Record Rewind: A highland school

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Kabiufa Adventist Secondary School is located on the Highlands Highway, 10 kilometres north of Goroka, in the Eastern Highlands province of Papua New Guinea. The school is 1750m above sea level and has a pleasant climate. It offers all levels of secondary education. It is an institution of the Papua New Guinea Union Mission in the South Pacific Division.

When expatriate missionaries returned to the highlands of Papua New Guinea after World War II, a committee meeting was held at Kabiufa station near Goroka in August 1949, where the decision was made to develop the site as a major training centre. Omaura station had previously been considered, but its small size and poor-quality soil were distinct disadvantages. Kabiufa had excellent soil and a good water supply that could cater to a large number of students and render the institution largely self-supporting.

Lyndon Thrift was appointed to establish a school on the site. He arrived in September 1949 to organise a deep perimeter trench around the property to prevent pigs from spoiling the garden crops. He organised the local men to cut a road over which heavy equipment could be hauled to build a sawmill. Logs were felled nearby for construction of two European houses and the main school building.

Two teachers from Mussau Island, Moses and Masibau, did their best initially to hold classes with very little equipment. Frank Maberly arrived to spend most of his time on the school work, releasing Thrift for general oversight and further development of the premises. This arrangement existed until Thrift was transferred in 1952. They called the institution the New Guinea Highlands Missionary School.

Alexander Campbell briefly replaced Thrift and Maberly, followed by Kenneth Gray in 1954. In the same year the institution’s name was changed to Coral Sea Union Training School. Gray had a staff of eight teachers to assist him. Alfred Chapman served as principal in 1957, and John Lee replaced him in 1958.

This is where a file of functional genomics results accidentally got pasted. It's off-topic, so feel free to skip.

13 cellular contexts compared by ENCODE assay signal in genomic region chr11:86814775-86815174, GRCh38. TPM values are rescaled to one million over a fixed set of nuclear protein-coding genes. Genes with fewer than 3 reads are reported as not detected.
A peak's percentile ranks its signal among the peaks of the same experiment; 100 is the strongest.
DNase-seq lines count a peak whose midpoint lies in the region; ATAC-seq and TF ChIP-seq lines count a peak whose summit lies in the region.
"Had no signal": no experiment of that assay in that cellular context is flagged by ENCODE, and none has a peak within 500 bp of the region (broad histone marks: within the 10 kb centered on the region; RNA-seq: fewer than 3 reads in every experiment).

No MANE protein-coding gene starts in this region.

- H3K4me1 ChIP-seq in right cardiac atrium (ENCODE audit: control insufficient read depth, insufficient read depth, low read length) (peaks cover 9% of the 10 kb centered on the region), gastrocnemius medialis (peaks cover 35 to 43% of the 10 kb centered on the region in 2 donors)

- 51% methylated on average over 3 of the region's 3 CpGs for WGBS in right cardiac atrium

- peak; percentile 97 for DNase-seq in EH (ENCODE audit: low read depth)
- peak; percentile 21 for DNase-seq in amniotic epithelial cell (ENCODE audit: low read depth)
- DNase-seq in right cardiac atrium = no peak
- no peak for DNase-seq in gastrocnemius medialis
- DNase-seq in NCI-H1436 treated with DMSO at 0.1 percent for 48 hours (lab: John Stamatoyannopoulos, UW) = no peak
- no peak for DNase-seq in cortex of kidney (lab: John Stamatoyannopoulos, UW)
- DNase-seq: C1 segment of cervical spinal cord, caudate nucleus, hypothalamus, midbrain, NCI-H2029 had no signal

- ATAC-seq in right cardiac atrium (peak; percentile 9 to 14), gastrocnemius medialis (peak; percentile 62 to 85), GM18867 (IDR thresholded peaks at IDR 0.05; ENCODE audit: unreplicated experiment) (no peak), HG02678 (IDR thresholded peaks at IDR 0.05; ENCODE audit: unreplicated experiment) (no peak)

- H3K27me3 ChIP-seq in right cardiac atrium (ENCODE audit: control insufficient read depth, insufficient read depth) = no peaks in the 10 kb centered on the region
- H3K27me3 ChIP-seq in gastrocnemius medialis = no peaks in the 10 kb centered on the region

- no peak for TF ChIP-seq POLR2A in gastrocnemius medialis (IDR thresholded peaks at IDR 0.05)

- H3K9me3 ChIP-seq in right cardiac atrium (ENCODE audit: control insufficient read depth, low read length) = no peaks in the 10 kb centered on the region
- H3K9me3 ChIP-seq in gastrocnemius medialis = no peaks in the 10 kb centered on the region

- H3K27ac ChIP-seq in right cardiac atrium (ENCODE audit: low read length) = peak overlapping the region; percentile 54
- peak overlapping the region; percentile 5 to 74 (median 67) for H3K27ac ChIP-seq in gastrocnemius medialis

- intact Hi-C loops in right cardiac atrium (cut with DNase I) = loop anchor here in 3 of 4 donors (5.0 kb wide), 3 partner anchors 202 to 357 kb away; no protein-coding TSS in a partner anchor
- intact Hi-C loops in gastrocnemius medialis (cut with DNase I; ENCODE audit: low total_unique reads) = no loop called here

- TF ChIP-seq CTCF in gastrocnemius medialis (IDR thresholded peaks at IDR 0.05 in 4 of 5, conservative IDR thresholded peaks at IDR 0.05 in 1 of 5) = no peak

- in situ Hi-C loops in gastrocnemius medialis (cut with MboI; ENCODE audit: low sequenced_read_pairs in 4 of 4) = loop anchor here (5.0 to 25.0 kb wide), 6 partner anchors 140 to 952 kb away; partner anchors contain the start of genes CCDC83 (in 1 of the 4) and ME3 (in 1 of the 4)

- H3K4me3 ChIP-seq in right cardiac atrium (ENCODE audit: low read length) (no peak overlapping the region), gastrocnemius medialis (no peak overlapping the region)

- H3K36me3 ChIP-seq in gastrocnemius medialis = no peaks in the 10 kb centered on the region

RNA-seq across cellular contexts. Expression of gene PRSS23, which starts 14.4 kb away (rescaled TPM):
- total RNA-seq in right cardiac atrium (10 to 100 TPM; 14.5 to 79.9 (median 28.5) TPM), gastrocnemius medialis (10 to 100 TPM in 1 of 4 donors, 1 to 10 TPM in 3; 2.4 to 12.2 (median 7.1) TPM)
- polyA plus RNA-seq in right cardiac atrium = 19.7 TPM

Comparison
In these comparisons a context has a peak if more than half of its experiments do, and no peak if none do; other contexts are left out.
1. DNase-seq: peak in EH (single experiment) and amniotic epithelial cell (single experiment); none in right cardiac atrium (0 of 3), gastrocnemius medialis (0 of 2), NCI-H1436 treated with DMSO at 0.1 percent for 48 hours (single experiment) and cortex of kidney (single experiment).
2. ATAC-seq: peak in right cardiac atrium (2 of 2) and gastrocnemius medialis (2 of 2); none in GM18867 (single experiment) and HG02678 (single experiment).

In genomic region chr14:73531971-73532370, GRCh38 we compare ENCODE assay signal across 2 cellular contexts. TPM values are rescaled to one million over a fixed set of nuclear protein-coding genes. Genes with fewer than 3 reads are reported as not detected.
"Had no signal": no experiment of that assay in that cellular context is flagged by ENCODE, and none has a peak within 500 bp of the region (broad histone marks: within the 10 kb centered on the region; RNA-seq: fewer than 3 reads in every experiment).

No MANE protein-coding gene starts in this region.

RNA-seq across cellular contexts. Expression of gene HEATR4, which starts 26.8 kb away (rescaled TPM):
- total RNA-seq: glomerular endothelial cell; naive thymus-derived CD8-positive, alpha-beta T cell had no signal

In 1959 two West Australian builders, John Fitzclarence and Maurice Fairall, constructed a large block of seven new classrooms in addition to office space and a library. It was officially opened on April 20, 1960, with church and government officials in attendance for the occasion. These enlarged premises were urgently needed, because enrolment numbers had risen to 200 students.

In the late 1960s an American volunteer, Dr Jacob Mittleider, greatly improved the 99 hectare (245 acre) farm.

By 1962 the institution was officially functioning under the name Coral Sea Union Mission College, although the church press had referred to it as a college as early as 1960. The first graduation of young adults took place at the end of 1962, 25 men and one woman receiving diplomas in teaching and Bible instruction.

For seven years—1965 through 1971—the institution was named Kabiufa Adventist College, and then became known as the Kabiufa Adventist High School. During the 1970s the first four levels of high school were offered, but in the 1980s it was increased to six levels. In 1984 there were 277 students: 209 boys and 68 girls in grades 7 to 12. Most of the parents (56 per cent) were subsistence farmers. The students were cared for by 15 teachers and 40 other staff when they worked on the farm, in wood products and other places. Teaching staff continued to be composed of both expatriates and nationals, numbers fluctuating between 16 and 20. Garden produce was supplied in abundance to Port Moresby and Lae markets, verifying the wise choice made in the 1940s to develop the property. Chartered planes flew vegetables to Port Moresby and trucks took them to Lae weekly. The proceeds made a significant contribution to school finances.

The first national Papua New Guinean principal was Samson Kuku in 1991. A further name modification occurred in 1999 with the adoption of Kabiufa Adventist Secondary School. In 2007 there were 24 staff members to care for a total of 514 students. The following year enrolment numbers reached 649 without the addition of extra staff. This school continues to be coeducational and consists of all levels of secondary education. It provides quality tuition in English, mathematics, the sciences, history, geography, economics, business studies, religion and physical education. Successful graduates may apply to attend a university, including Pacific Adventist University.

Dr Milton Hook. Entry taken from the Seventh-day Adventist Encyclopedia online.

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